Russia wants deal with NATO on troop deployment caps: report

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Russia wants NATO to refrain from deploying "substantial" troops in the military bloc's new member states and has drafted a legally binding agreement to that effect, a report said on Wednesday.

Russian Foreign Minister Sergei Lavrov handed the draft to NATO Secretary General Anders Fogh Rasmussen last December but the two sides have been unable to agree a definition of "substantial combat forces," Kommersant daily said.

"NATO forces are modernising and therefore the military situation in the Western direction for us has changed," Russian deputy foreign minister Sergei Ryabkov was quoted as telling the newspaper.

"So if there is no threat of a conflict, let's put on paper something that would create certain military guarantees for us."

The agreement would stipulate the deployment of forces in the bloc's new members such as Slovenia and Croatia, the report said.

A source in the NATO headquarters in Brussels confirmed to the newspaper that the bloc had received Russia's proposal but said it was unclear whether it would lead to a firm agreement because there was no agreement between the two sides on the number of troops in question.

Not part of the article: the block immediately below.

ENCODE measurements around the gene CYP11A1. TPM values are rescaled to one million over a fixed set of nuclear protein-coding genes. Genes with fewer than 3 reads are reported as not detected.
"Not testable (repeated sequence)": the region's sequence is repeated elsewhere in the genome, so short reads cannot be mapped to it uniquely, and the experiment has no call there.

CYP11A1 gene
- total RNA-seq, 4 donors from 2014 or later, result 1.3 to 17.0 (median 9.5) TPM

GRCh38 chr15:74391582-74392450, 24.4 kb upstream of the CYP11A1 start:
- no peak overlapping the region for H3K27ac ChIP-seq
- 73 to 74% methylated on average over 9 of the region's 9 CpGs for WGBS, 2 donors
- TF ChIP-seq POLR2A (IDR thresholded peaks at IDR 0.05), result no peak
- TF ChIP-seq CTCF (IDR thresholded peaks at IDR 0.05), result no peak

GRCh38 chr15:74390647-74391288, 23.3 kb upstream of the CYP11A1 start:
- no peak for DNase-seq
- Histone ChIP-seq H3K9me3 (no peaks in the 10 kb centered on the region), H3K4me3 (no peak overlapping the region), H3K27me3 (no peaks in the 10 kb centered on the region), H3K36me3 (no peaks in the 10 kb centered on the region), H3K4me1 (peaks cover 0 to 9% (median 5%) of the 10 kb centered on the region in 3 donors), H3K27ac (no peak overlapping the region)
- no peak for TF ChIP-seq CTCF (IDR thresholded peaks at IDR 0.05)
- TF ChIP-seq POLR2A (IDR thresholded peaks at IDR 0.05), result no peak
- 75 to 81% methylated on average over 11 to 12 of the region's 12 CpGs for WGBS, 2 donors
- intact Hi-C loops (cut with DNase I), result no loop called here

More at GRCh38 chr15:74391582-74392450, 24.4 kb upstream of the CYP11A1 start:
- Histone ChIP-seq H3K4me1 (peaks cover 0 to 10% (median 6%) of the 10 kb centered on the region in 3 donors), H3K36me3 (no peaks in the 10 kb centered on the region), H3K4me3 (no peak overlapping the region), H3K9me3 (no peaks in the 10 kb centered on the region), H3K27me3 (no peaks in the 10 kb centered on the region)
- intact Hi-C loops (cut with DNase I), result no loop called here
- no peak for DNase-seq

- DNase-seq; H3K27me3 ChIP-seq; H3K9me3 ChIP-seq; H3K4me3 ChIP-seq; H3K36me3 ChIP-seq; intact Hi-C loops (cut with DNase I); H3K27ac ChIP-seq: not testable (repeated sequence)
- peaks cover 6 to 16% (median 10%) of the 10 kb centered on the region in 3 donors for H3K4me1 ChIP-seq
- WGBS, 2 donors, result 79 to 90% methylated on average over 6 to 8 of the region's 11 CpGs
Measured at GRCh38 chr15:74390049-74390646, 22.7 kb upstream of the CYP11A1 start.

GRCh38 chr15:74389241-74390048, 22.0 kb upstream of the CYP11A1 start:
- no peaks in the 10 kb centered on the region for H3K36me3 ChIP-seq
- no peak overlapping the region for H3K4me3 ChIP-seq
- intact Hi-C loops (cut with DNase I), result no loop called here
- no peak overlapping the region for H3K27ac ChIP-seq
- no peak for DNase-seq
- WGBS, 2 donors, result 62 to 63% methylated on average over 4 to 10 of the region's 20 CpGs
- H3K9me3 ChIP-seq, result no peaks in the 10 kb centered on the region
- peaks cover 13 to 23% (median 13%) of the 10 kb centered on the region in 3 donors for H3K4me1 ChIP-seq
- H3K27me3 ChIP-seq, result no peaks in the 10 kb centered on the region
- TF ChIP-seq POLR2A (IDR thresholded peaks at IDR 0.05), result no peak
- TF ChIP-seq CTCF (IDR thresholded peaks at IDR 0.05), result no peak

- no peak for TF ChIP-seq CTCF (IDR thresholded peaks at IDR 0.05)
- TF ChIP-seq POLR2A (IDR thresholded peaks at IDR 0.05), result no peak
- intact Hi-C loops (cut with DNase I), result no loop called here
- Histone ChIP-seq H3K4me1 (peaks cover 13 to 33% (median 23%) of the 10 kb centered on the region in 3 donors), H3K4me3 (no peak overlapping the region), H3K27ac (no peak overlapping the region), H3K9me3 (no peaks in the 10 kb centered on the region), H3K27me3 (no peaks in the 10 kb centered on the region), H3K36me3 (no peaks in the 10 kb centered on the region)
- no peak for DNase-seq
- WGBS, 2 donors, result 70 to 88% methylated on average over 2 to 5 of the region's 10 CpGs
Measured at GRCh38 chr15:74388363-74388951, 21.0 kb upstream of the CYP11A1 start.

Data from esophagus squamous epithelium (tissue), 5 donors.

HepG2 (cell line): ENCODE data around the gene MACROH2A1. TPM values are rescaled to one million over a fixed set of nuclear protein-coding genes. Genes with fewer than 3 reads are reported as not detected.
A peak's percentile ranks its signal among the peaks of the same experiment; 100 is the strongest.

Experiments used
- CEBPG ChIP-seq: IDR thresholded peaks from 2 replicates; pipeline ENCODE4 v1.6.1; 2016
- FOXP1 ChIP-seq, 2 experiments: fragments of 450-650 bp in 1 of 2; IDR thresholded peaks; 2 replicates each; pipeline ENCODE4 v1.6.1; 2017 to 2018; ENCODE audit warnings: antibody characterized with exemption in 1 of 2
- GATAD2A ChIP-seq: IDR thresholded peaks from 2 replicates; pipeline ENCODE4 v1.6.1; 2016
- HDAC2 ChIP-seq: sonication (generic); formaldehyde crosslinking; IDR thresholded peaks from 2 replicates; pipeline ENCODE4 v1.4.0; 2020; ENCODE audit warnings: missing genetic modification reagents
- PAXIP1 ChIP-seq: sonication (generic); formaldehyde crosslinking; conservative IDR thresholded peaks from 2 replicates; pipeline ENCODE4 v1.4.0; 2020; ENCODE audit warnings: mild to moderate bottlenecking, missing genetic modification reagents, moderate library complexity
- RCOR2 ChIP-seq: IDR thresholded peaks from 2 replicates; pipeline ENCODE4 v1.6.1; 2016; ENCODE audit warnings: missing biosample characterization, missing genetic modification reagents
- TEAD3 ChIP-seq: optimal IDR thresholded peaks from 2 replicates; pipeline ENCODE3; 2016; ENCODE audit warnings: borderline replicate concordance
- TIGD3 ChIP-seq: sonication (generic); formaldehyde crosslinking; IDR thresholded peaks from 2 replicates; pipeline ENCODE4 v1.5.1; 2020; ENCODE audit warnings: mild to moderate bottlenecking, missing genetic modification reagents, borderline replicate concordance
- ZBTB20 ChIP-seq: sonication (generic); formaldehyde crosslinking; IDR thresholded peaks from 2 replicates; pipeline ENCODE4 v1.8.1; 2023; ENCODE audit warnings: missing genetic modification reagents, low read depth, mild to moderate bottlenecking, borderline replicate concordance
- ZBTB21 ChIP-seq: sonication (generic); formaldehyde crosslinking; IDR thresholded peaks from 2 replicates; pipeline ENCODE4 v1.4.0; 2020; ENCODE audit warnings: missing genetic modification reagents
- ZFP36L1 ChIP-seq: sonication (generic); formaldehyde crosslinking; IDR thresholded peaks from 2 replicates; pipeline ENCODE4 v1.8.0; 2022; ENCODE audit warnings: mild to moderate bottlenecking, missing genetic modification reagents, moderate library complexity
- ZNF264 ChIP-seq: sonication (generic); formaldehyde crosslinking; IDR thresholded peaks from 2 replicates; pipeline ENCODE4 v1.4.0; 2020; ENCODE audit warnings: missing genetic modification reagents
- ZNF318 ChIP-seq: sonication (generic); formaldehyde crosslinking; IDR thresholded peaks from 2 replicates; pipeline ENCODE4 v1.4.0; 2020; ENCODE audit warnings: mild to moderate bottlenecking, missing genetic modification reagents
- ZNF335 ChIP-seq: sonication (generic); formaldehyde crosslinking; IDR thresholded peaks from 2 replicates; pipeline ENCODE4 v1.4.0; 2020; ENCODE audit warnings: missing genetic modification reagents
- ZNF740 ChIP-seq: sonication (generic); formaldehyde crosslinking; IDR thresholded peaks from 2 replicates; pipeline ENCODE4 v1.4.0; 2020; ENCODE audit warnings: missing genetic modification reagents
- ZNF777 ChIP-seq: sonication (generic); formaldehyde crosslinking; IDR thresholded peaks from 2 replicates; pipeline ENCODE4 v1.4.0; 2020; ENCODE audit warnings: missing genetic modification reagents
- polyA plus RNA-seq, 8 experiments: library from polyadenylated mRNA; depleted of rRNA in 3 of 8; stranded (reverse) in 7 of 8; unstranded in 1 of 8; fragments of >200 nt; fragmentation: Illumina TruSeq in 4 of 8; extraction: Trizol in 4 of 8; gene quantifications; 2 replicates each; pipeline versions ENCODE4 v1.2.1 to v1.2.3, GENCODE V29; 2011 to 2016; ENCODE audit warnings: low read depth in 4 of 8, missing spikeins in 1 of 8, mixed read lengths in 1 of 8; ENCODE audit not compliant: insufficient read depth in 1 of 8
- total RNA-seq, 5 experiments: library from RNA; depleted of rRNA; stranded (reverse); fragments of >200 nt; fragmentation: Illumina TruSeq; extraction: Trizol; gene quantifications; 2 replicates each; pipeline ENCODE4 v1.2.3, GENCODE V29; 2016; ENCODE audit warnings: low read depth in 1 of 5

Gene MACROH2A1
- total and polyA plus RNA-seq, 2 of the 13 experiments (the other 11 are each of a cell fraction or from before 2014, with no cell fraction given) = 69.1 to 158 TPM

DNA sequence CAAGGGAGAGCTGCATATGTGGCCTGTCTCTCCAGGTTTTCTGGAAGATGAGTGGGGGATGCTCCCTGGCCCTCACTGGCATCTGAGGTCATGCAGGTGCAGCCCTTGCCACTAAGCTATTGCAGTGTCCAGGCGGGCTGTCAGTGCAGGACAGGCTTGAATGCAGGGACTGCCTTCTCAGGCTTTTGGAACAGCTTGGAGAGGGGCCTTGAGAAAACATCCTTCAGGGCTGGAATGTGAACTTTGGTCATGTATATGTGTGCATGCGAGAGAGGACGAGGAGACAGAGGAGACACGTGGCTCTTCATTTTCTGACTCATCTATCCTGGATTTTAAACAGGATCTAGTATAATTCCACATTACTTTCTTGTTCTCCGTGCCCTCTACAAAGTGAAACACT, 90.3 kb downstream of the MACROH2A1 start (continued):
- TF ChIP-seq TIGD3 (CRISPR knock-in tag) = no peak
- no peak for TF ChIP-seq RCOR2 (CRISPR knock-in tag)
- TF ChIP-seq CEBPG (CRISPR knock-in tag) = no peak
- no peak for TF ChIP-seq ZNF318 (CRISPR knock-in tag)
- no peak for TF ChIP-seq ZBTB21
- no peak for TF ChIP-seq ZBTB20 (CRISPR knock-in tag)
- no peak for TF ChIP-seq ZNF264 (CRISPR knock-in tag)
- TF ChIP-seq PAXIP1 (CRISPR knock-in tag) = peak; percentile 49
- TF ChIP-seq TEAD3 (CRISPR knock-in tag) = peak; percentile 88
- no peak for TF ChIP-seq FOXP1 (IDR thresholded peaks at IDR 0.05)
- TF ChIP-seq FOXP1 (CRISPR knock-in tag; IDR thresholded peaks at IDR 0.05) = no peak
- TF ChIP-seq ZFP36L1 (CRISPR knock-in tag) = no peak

Moscow's NATO ambassador Dmitry Rogozin told Kommersant that the term "substantial combat forces" could mean the permanent or temporary deployment of a manoeuvre brigade, helicopter battalion or an air regiment.

It could also refer to the deployment of more than 41 battle tanks, 188 armoured vehicles or 24 fighter jets and attack helicopters, among other forces.

"Our main idea is to turn political obligations into legal ones," Rogozin said, adding Russia itself would not be subject to the treaty since it was not expanding westwards.

NATO at a summit in Lisbon on November 19-20 is set to consider the bloc's new strategic concept and also discuss setting up a joint alliance missile shield.

Russian President Dmity Medvedev last week agreed to participate in the summit, even though he stressed Moscow needed to hear more about the idea of the missile shield.

Russia and Western nations remain divided over the disarmament of conventional weapons in Europe, the situation in Georgia following the August 2008 Russian-Georgian war and NATO's eastward enlargement.

Kommersant, citing sources at the foreign ministry, said Rasmussen could visit Moscow on November 5.

© 2010 AFP

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